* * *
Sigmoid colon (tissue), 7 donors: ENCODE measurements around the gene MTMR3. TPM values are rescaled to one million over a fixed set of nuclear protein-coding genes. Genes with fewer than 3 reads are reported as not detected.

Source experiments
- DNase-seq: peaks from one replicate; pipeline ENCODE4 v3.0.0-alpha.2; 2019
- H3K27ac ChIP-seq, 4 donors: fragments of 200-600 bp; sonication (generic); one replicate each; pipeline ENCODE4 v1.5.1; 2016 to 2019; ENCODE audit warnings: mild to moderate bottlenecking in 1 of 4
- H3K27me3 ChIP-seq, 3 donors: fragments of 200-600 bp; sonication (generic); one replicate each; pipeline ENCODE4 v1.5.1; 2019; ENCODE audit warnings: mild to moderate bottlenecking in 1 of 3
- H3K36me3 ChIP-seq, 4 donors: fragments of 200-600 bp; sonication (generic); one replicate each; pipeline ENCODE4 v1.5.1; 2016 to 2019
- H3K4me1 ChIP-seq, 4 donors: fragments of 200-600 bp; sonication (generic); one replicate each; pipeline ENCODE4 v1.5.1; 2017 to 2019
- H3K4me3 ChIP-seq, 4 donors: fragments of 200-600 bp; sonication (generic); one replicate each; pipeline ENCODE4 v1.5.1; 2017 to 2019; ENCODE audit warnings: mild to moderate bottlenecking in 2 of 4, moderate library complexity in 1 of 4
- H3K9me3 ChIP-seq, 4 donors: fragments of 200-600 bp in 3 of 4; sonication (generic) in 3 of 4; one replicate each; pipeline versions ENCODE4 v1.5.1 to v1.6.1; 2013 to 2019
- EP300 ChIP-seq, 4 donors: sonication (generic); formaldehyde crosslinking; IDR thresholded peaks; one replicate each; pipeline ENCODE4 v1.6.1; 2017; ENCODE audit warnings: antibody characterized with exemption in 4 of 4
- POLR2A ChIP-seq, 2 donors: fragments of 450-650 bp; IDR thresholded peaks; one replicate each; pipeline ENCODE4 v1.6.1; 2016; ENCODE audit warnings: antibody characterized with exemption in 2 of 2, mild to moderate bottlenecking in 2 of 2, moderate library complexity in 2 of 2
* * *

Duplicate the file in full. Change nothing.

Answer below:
Sigmoid colon (tissue), 7 donors: ENCODE measurements around the gene MTMR3. TPM values are rescaled to one million over a fixed set of nuclear protein-coding genes. Genes with fewer than 3 reads are reported as not detected.

Source experiments
- DNase-seq: peaks from one replicate; pipeline ENCODE4 v3.0.0-alpha.2; 2019
- H3K27ac ChIP-seq, 4 donors: fragments of 200-600 bp; sonication (generic); one replicate each; pipeline ENCODE4 v1.5.1; 2016 to 2019; ENCODE audit warnings: mild to moderate bottlenecking in 1 of 4
- H3K27me3 ChIP-seq, 3 donors: fragments of 200-600 bp; sonication (generic); one replicate each; pipeline ENCODE4 v1.5.1; 2019; ENCODE audit warnings: mild to moderate bottlenecking in 1 of 3
- H3K36me3 ChIP-seq, 4 donors: fragments of 200-600 bp; sonication (generic); one replicate each; pipeline ENCODE4 v1.5.1; 2016 to 2019
- H3K4me1 ChIP-seq, 4 donors: fragments of 200-600 bp; sonication (generic); one replicate each; pipeline ENCODE4 v1.5.1; 2017 to 2019
- H3K4me3 ChIP-seq, 4 donors: fragments of 200-600 bp; sonication (generic); one replicate each; pipeline ENCODE4 v1.5.1; 2017 to 2019; ENCODE audit warnings: mild to moderate bottlenecking in 2 of 4, moderate library complexity in 1 of 4
- H3K9me3 ChIP-seq, 4 donors: fragments of 200-600 bp in 3 of 4; sonication (generic) in 3 of 4; one replicate each; pipeline versions ENCODE4 v1.5.1 to v1.6.1; 2013 to 2019
- EP300 ChIP-seq, 4 donors: sonication (generic); formaldehyde crosslinking; IDR thresholded peaks; one replicate each; pipeline ENCODE4 v1.6.1; 2017; ENCODE audit warnings: antibody characterized with exemption in 4 of 4
- POLR2A ChIP-seq, 2 donors: fragments of 450-650 bp; IDR thresholded peaks; one replicate each; pipeline ENCODE4 v1.6.1; 2016; ENCODE audit warnings: antibody characterized with exemption in 2 of 2, mild to moderate bottlenecking in 2 of 2, moderate library complexity in 2 of 2